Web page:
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FSA spending on staff recruitment hits £4.5m

The Financial Services Authority has spent a colossal £4.5m on recruiting staff in the past 12 months. 

A Freedom of Information request submitted by Mortgage Strategy reveals the regulator has recruited 737 staff in the past 12 months, spending on average around £6,151 for every new recruit.

The figures indicate the rate at which staff are leaving jobs with the regulator.

Earlier this year, it was revealed there was a 30% surge in staff leaving the FSA ahead of the new twin peaks regulatory model, with 430 permanent employees quitting in 2011.

It has also had to seek replacements for a number of high profile figures in the past six months, including a replacement for its head of enforcement, Margaret Cole.

The FSA appointed headhunting firm Sainty Hird to run the search process, which was looking at candidates from North America and Asia. The regulator has paid the recruitment firm £18,000 for its services in the past 12 months.

The latest research from recruitment specialist Hays shows that the average cost of recruiting a senior manager is £7,500 and £2,500 for other employees.

The shocking figures come as support for Mortgage Strategy’s Bring Down FSA Fees campaign gathers pace.

We have been inundated with support from brokers who are calling on the regulator to reduce its annual fee to mortgage brokers following the announcement in its 2012/13 budget forecast that they will rise by 9.2%.

Richard Fox, the former compliance director of the Mortgage Code Compliance Board – the previous self-regulatory body for brokers – says the issue is not so much the amount of money the FSA has spent, but more the fact that it has such a high turnover of staff.

He says: “The rate of staff turnover is horrendous. At the end of the day, the FSA should be promoting the interests of the public and the industry, not acting as a super government department that can just burn money.

“There ought to be enquiries about the level of money it spends in all sorts of areas.

“It is the consumer who eventually ends up paying the price through higher product costs.”

He adds: “The question is, is it offering value for money?”

However, a spokesman for the FSA says its staff turnover levels for this year are slightly down from last year, when they were 10.4%.

He says: “Our staff turnover is not as high as the figures suggest. We fill a lot of the roles internally so when people move to other departments we need to advertise for their roles.”

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Comments
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  • Phil 19th June 2012 at 3:33 pm

    I agree with Gary, we should all go and work for the FSA and then change it from the inside. Either that or sit and take a nice salary with no one left to regulate.

  • TP 19th June 2012 at 10:39 am

    A QUANGO set up by beaurocrats; paid for entirely by its customers; with no accountability to those customers …… what could possibly go wrong ?

  • GARY 18th June 2012 at 12:03 pm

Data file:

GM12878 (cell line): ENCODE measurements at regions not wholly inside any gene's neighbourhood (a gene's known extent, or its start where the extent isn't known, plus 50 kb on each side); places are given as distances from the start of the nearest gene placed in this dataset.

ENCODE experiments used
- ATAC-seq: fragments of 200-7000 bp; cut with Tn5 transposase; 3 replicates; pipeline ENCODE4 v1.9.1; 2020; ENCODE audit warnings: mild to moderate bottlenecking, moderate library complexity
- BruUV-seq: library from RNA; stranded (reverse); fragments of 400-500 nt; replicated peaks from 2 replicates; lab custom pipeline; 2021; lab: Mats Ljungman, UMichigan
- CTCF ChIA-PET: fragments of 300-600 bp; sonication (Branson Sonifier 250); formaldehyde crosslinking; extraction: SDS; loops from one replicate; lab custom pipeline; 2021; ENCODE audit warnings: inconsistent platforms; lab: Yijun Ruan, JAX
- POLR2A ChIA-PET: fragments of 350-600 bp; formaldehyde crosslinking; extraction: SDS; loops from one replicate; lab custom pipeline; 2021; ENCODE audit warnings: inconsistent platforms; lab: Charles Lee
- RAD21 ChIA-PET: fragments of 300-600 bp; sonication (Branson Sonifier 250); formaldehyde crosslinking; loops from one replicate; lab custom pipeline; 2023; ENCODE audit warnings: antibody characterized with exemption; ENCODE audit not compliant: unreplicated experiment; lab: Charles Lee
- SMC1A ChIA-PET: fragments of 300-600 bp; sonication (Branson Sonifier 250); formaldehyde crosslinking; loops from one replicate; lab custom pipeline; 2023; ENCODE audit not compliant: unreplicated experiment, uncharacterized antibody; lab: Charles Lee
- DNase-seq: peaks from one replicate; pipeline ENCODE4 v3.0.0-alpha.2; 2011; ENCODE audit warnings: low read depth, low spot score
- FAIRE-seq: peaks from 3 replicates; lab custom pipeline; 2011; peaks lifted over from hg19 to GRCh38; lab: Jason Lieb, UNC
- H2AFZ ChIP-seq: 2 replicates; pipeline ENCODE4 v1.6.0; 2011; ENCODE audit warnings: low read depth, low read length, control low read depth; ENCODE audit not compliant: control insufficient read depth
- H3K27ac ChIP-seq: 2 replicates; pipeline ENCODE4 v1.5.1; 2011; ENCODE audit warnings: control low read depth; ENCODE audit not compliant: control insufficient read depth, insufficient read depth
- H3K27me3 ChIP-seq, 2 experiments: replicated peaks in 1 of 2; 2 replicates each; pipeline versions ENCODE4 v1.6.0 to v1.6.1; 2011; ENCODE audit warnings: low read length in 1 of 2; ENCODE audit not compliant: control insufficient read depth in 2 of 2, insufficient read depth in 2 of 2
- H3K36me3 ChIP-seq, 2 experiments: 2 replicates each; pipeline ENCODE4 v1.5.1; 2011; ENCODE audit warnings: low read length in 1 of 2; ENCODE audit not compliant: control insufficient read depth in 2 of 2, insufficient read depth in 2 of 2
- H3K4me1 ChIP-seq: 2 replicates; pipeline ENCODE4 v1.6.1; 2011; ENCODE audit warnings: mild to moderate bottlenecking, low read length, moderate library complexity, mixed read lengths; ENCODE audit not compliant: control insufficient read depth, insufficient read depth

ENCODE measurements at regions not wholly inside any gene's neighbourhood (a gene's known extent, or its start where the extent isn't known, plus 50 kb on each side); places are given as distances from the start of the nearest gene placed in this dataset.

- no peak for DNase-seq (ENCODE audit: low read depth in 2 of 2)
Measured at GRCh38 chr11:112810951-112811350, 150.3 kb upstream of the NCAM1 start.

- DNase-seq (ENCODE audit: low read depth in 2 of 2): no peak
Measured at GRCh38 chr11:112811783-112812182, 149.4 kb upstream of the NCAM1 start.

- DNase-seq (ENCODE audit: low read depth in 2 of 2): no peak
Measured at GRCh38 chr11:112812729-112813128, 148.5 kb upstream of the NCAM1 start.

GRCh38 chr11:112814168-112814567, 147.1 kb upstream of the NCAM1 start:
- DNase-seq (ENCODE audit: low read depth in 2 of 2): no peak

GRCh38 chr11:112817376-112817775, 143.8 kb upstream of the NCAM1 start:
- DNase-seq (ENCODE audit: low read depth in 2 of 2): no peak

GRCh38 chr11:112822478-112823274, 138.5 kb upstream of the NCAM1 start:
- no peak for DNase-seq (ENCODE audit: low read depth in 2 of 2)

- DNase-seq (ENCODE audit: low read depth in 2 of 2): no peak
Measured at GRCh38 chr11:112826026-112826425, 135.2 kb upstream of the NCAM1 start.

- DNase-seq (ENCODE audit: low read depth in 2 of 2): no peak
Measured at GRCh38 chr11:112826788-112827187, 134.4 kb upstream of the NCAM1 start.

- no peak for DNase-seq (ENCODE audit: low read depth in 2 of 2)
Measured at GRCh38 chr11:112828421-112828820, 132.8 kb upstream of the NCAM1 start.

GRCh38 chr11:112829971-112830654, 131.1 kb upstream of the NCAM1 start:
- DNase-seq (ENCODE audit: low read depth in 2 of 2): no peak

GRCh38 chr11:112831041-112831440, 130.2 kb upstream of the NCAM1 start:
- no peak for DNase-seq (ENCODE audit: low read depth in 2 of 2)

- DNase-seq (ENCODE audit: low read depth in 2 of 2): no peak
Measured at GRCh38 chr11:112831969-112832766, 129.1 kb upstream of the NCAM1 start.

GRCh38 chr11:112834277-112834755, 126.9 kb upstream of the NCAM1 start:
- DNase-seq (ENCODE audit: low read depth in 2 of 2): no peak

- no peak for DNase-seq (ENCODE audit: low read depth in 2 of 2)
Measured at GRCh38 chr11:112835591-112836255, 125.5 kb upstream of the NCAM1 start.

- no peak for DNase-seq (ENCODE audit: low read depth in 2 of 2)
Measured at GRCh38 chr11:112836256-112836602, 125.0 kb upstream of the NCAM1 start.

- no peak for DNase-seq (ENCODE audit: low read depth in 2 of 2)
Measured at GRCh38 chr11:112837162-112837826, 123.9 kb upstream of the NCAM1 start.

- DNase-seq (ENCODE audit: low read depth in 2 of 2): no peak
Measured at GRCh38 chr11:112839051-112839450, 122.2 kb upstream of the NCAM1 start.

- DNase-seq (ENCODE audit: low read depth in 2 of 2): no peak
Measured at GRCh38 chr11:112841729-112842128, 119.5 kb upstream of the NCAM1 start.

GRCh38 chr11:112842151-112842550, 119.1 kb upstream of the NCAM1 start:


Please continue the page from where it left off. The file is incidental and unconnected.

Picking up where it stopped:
To be honest this is the best thing i’ve heard in ages.
    After 5 years of living on the poverty line and being bashed by lenders and the FSA, whilst just trying to help honest, hard working clients. It is great news that I may have a chance to secure a very well paid job for a company that has no targets, shareholders or accountability.
    So PLEASE FSA…. CAN I HAVE A JOB????

  • Julian Stevens 18th June 2012 at 10:52 am

    To Bobby ~ the very core of the problem is that there isn’t any independent body to regulate anything the regulator does. The FSA is an unbridled monster riding roughshod over anybody that dares to try to stand in its way and the FSMA, as Hector Sants told the TSC in March 2011, allows it to do exactly that.

    Worse still, any efforts on the part of the TSC to change this ghastly state of affairs will have to overcome the not inconsiderable hurdle that the government has already declared that the FCA, like the FSA before it, will be accountable only to its own board.

    And what still puzzles me is that nobody seems to be making any effort to hold the FSA to the provisions of the Statutory Code of Practice For Regulators, which is even more peculiar in view of the fact that the foreward to that particular item of legislation was written by Pat McFadden who himself is now a member of the TSC. What the hell is going on? It’s a Kafkaesque nightmare.

  • bobby 18th June 2012 at 10:23 am

    When is somebody independant going to look into this disgraceful organisation ? This is shameful and the FSA are just a complete and utter joke now. It is amazing this sort of thing is allowed to continue in the 21st century.

  • Dazed & Confused 18th June 2012 at 10:16 am

    To be brutally honest, the given reason why the FSA are based in London really no longer holds any water. The excuse of being at the centre of the money market just does not stand up. The internet, skype, video conferencing have made it possible to have “face to face” meetings with the two parties many thousands of miles apart. Financial transactions can occur almost simultaneously at the push of a button.

    The Ivory Towers of Canary Wharf are totally unneccesary in this day and age. A nice low cost, environmentally friendly office in the Outer Hebrides should work quite well!

  • Jon T 18th June 2012 at 9:41 am

    Grossly inflated recruitment costs at a time when advisor numbers are falling, thanks in no small part to the regulator’s own actions.

    Irony? No one at the FSA has ever heard of it.

  • John Lacy 18th June 2012 at 9:01 am

    The Regulators (whoever they may be in future) should move out of London to cut their staff and recruitment costs.
    it is total madness to have this sort of recruitment cost in a time where most financial institutions are down-sizing and releasing good quality staff